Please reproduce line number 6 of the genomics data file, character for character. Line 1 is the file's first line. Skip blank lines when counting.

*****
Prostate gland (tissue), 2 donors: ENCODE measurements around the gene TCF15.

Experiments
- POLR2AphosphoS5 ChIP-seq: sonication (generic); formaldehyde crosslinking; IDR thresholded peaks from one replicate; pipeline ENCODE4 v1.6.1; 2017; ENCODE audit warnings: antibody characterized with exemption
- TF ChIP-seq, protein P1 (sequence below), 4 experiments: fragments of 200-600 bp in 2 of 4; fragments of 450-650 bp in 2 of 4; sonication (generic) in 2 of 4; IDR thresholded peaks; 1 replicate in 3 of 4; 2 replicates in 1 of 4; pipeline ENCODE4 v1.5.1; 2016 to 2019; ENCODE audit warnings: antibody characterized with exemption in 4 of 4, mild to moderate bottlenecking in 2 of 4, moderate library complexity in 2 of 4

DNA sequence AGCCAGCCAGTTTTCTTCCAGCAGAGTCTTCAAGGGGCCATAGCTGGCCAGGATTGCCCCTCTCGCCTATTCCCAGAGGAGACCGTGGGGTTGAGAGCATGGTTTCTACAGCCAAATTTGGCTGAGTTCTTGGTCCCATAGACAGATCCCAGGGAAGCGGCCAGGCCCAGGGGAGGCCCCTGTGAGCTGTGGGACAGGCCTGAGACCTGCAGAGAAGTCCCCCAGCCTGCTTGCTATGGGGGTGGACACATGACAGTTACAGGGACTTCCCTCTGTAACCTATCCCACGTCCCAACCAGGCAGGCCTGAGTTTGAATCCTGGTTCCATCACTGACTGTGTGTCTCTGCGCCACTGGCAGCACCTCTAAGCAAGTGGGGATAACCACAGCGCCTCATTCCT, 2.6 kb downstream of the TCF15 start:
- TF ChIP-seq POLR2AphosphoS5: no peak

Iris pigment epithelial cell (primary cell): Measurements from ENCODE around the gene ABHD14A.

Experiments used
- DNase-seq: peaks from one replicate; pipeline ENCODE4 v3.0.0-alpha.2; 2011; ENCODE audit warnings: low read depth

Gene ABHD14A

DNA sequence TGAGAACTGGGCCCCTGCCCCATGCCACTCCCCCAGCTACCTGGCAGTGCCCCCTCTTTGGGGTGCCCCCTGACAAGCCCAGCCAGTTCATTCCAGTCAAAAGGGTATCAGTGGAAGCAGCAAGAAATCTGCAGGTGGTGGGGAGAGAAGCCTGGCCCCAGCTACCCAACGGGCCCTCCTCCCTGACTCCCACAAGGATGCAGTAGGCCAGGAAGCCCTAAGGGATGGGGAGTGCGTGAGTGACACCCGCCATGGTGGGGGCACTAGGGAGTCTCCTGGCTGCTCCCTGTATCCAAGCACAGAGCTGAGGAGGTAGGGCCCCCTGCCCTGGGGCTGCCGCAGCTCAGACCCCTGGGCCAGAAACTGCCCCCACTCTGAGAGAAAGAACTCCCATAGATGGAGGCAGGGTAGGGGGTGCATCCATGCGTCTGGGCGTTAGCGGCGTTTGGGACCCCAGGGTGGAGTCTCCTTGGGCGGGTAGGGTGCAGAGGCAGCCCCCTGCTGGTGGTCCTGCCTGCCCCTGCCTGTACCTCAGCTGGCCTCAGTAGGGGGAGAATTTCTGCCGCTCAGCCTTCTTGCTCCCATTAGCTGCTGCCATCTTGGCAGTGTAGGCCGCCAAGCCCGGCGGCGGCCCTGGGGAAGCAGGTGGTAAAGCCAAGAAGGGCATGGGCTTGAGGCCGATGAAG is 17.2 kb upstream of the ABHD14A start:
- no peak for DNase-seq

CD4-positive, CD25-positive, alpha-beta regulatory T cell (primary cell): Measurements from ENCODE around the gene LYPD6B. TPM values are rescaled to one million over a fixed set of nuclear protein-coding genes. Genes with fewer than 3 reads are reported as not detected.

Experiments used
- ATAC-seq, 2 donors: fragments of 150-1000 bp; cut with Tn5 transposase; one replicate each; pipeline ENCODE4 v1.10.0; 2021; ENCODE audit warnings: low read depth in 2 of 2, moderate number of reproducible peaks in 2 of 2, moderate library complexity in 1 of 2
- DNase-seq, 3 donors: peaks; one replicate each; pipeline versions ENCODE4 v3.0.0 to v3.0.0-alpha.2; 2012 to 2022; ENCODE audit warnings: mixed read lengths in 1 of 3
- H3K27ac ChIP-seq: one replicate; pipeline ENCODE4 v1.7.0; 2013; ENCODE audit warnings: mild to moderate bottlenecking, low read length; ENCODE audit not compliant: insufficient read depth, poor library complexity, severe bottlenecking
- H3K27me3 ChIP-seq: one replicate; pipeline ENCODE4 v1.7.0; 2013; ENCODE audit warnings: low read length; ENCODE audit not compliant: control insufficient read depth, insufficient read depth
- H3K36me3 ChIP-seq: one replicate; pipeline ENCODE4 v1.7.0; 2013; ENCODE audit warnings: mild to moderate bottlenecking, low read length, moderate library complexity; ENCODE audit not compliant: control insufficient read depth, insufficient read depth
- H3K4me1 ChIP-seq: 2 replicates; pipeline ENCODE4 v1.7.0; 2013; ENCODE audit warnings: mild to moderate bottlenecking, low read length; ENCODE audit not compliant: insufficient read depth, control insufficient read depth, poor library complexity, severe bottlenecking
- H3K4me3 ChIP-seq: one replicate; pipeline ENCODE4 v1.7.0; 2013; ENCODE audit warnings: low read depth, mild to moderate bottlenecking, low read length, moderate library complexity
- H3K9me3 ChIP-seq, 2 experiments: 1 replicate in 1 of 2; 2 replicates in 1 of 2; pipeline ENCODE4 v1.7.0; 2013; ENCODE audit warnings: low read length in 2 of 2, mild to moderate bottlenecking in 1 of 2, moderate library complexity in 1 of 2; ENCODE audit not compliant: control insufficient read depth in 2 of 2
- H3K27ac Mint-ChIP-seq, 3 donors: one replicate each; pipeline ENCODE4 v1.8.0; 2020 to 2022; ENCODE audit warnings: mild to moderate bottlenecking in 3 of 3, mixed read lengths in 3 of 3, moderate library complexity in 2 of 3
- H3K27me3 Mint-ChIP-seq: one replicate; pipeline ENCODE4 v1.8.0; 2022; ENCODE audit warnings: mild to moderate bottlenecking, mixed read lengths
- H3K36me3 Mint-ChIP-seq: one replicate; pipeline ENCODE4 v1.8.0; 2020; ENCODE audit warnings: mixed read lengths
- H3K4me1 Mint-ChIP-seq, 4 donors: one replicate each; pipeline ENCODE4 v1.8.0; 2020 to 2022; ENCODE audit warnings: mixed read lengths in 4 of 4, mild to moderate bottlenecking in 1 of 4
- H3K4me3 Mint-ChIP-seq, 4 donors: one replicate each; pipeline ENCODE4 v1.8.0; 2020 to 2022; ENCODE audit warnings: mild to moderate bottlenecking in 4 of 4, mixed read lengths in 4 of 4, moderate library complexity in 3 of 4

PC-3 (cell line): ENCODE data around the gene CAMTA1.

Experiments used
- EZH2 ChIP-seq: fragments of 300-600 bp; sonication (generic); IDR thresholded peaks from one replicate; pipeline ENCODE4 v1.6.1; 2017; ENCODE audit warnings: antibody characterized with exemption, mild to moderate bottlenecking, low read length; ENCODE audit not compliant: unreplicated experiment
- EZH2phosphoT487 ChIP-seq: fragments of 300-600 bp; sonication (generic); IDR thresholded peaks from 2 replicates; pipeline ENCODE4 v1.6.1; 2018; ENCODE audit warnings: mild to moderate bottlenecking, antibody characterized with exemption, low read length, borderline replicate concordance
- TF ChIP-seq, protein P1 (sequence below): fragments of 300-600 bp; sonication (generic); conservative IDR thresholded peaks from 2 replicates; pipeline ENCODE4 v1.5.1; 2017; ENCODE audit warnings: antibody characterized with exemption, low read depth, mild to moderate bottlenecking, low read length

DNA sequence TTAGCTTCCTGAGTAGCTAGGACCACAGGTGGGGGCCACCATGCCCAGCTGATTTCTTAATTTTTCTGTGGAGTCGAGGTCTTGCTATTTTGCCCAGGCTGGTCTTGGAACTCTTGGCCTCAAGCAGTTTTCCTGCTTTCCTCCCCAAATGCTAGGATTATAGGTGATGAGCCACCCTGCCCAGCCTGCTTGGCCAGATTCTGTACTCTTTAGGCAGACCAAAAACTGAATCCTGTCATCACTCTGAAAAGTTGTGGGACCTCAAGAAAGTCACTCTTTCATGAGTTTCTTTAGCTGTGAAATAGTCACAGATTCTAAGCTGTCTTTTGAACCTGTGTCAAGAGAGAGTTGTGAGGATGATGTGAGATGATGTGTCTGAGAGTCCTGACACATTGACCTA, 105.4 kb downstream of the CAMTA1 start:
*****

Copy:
- TF ChIP-seq POLR2AphosphoS5: no peak